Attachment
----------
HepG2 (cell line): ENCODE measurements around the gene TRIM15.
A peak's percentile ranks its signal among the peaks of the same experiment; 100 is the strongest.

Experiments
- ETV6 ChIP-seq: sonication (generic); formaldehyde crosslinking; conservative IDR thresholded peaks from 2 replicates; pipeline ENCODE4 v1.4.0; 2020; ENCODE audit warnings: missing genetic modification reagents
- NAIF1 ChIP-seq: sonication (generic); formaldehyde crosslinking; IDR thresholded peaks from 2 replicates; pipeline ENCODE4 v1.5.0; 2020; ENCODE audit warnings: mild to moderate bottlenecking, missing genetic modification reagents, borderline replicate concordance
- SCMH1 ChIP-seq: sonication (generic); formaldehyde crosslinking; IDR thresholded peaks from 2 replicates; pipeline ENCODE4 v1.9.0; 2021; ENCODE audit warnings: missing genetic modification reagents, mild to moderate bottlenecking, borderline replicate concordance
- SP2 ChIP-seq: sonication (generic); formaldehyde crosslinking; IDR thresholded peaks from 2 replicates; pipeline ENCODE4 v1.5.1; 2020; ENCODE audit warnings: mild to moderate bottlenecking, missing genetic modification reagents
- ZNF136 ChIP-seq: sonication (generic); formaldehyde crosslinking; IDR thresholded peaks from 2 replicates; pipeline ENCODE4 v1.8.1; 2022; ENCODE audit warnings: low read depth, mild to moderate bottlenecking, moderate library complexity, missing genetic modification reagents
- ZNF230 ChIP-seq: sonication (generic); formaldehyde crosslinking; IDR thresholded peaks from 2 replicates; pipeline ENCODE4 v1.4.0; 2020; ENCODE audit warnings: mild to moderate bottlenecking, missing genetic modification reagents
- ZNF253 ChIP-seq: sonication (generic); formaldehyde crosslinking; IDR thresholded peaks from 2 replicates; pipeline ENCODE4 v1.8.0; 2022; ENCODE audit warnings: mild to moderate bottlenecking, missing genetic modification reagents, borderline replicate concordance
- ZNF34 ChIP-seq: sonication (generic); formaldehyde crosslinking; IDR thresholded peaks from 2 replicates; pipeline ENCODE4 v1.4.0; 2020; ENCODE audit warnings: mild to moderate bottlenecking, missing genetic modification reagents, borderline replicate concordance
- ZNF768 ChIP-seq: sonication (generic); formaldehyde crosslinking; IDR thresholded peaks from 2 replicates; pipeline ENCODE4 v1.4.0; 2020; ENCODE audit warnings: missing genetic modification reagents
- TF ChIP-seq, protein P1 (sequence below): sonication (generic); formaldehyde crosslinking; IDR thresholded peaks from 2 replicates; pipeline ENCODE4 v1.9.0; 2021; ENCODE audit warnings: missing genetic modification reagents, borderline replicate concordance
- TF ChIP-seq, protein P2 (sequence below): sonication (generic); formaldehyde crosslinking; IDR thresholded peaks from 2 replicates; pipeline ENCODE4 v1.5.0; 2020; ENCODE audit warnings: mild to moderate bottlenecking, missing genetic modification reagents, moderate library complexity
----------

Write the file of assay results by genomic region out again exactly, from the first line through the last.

HepG2 (cell line): ENCODE measurements around the gene TRIM15.
A peak's percentile ranks its signal among the peaks of the same experiment; 100 is the strongest.

Experiments
- ETV6 ChIP-seq: sonication (generic); formaldehyde crosslinking; conservative IDR thresholded peaks from 2 replicates; pipeline ENCODE4 v1.4.0; 2020; ENCODE audit warnings: missing genetic modification reagents
- NAIF1 ChIP-seq: sonication (generic); formaldehyde crosslinking; IDR thresholded peaks from 2 replicates; pipeline ENCODE4 v1.5.0; 2020; ENCODE audit warnings: mild to moderate bottlenecking, missing genetic modification reagents, borderline replicate concordance
- SCMH1 ChIP-seq: sonication (generic); formaldehyde crosslinking; IDR thresholded peaks from 2 replicates; pipeline ENCODE4 v1.9.0; 2021; ENCODE audit warnings: missing genetic modification reagents, mild to moderate bottlenecking, borderline replicate concordance
- SP2 ChIP-seq: sonication (generic); formaldehyde crosslinking; IDR thresholded peaks from 2 replicates; pipeline ENCODE4 v1.5.1; 2020; ENCODE audit warnings: mild to moderate bottlenecking, missing genetic modification reagents
- ZNF136 ChIP-seq: sonication (generic); formaldehyde crosslinking; IDR thresholded peaks from 2 replicates; pipeline ENCODE4 v1.8.1; 2022; ENCODE audit warnings: low read depth, mild to moderate bottlenecking, moderate library complexity, missing genetic modification reagents
- ZNF230 ChIP-seq: sonication (generic); formaldehyde crosslinking; IDR thresholded peaks from 2 replicates; pipeline ENCODE4 v1.4.0; 2020; ENCODE audit warnings: mild to moderate bottlenecking, missing genetic modification reagents
- ZNF253 ChIP-seq: sonication (generic); formaldehyde crosslinking; IDR thresholded peaks from 2 replicates; pipeline ENCODE4 v1.8.0; 2022; ENCODE audit warnings: mild to moderate bottlenecking, missing genetic modification reagents, borderline replicate concordance
- ZNF34 ChIP-seq: sonication (generic); formaldehyde crosslinking; IDR thresholded peaks from 2 replicates; pipeline ENCODE4 v1.4.0; 2020; ENCODE audit warnings: mild to moderate bottlenecking, missing genetic modification reagents, borderline replicate concordance
- ZNF768 ChIP-seq: sonication (generic); formaldehyde crosslinking; IDR thresholded peaks from 2 replicates; pipeline ENCODE4 v1.4.0; 2020; ENCODE audit warnings: missing genetic modification reagents
- TF ChIP-seq, protein P1 (sequence below): sonication (generic); formaldehyde crosslinking; IDR thresholded peaks from 2 replicates; pipeline ENCODE4 v1.9.0; 2021; ENCODE audit warnings: missing genetic modification reagents, borderline replicate concordance
- TF ChIP-seq, protein P2 (sequence below): sonication (generic); formaldehyde crosslinking; IDR thresholded peaks from 2 replicates; pipeline ENCODE4 v1.5.0; 2020; ENCODE audit warnings: mild to moderate bottlenecking, missing genetic modification reagents, moderate library complexity